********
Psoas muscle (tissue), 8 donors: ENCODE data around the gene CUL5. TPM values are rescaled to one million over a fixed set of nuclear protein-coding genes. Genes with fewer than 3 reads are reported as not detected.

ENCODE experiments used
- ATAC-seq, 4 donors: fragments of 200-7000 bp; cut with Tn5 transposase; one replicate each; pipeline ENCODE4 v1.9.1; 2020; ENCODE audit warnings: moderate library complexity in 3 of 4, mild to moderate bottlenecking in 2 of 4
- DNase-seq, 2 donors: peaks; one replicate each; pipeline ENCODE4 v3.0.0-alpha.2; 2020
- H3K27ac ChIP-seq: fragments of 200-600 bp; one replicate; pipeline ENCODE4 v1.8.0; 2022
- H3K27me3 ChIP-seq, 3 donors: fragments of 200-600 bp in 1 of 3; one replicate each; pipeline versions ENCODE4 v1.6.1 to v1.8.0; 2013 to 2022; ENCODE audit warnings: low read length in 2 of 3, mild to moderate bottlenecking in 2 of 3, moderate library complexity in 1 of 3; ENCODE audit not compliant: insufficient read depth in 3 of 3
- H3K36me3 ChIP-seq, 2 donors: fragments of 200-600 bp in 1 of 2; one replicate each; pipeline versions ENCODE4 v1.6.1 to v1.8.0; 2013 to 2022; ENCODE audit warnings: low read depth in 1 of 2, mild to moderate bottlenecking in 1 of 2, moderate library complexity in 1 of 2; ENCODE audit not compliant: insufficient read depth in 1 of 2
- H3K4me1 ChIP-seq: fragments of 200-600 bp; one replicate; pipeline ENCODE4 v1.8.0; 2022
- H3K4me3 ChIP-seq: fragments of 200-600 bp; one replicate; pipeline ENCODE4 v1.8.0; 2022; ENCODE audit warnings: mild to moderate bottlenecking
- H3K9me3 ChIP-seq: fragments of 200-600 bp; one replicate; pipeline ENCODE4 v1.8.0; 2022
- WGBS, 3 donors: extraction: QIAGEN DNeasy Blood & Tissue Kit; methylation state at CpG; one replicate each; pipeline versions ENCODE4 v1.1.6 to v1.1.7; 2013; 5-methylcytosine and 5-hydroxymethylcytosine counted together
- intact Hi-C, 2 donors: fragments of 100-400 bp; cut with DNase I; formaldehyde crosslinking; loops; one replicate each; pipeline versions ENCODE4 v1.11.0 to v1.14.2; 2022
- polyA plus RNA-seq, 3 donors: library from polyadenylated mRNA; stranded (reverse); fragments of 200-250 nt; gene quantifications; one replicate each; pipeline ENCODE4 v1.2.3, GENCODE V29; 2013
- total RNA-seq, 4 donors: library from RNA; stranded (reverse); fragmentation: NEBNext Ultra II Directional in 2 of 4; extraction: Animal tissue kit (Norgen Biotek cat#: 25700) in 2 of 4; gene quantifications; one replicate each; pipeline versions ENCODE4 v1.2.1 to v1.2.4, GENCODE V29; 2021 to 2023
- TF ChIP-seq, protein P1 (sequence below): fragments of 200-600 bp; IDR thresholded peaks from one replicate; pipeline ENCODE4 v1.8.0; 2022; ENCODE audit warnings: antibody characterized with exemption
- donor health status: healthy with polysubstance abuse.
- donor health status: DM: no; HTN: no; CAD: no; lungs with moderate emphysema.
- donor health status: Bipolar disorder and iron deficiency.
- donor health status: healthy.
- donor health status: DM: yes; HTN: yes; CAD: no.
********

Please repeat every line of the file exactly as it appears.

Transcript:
Psoas muscle (tissue), 8 donors: ENCODE data around the gene CUL5. TPM values are rescaled to one million over a fixed set of nuclear protein-coding genes. Genes with fewer than 3 reads are reported as not detected.

ENCODE experiments used
- ATAC-seq, 4 donors: fragments of 200-7000 bp; cut with Tn5 transposase; one replicate each; pipeline ENCODE4 v1.9.1; 2020; ENCODE audit warnings: moderate library complexity in 3 of 4, mild to moderate bottlenecking in 2 of 4
- DNase-seq, 2 donors: peaks; one replicate each; pipeline ENCODE4 v3.0.0-alpha.2; 2020
- H3K27ac ChIP-seq: fragments of 200-600 bp; one replicate; pipeline ENCODE4 v1.8.0; 2022
- H3K27me3 ChIP-seq, 3 donors: fragments of 200-600 bp in 1 of 3; one replicate each; pipeline versions ENCODE4 v1.6.1 to v1.8.0; 2013 to 2022; ENCODE audit warnings: low read length in 2 of 3, mild to moderate bottlenecking in 2 of 3, moderate library complexity in 1 of 3; ENCODE audit not compliant: insufficient read depth in 3 of 3
- H3K36me3 ChIP-seq, 2 donors: fragments of 200-600 bp in 1 of 2; one replicate each; pipeline versions ENCODE4 v1.6.1 to v1.8.0; 2013 to 2022; ENCODE audit warnings: low read depth in 1 of 2, mild to moderate bottlenecking in 1 of 2, moderate library complexity in 1 of 2; ENCODE audit not compliant: insufficient read depth in 1 of 2
- H3K4me1 ChIP-seq: fragments of 200-600 bp; one replicate; pipeline ENCODE4 v1.8.0; 2022
- H3K4me3 ChIP-seq: fragments of 200-600 bp; one replicate; pipeline ENCODE4 v1.8.0; 2022; ENCODE audit warnings: mild to moderate bottlenecking
- H3K9me3 ChIP-seq: fragments of 200-600 bp; one replicate; pipeline ENCODE4 v1.8.0; 2022
- WGBS, 3 donors: extraction: QIAGEN DNeasy Blood & Tissue Kit; methylation state at CpG; one replicate each; pipeline versions ENCODE4 v1.1.6 to v1.1.7; 2013; 5-methylcytosine and 5-hydroxymethylcytosine counted together
- intact Hi-C, 2 donors: fragments of 100-400 bp; cut with DNase I; formaldehyde crosslinking; loops; one replicate each; pipeline versions ENCODE4 v1.11.0 to v1.14.2; 2022
- polyA plus RNA-seq, 3 donors: library from polyadenylated mRNA; stranded (reverse); fragments of 200-250 nt; gene quantifications; one replicate each; pipeline ENCODE4 v1.2.3, GENCODE V29; 2013
- total RNA-seq, 4 donors: library from RNA; stranded (reverse); fragmentation: NEBNext Ultra II Directional in 2 of 4; extraction: Animal tissue kit (Norgen Biotek cat#: 25700) in 2 of 4; gene quantifications; one replicate each; pipeline versions ENCODE4 v1.2.1 to v1.2.4, GENCODE V29; 2021 to 2023
- TF ChIP-seq, protein P1 (sequence below): fragments of 200-600 bp; IDR thresholded peaks from one replicate; pipeline ENCODE4 v1.8.0; 2022; ENCODE audit warnings: antibody characterized with exemption
- donor health status: healthy with polysubstance abuse.
- donor health status: DM: no; HTN: no; CAD: no; lungs with moderate emphysema.
- donor health status: Bipolar disorder and iron deficiency.
- donor health status: healthy.
- donor health status: DM: yes; HTN: yes; CAD: no.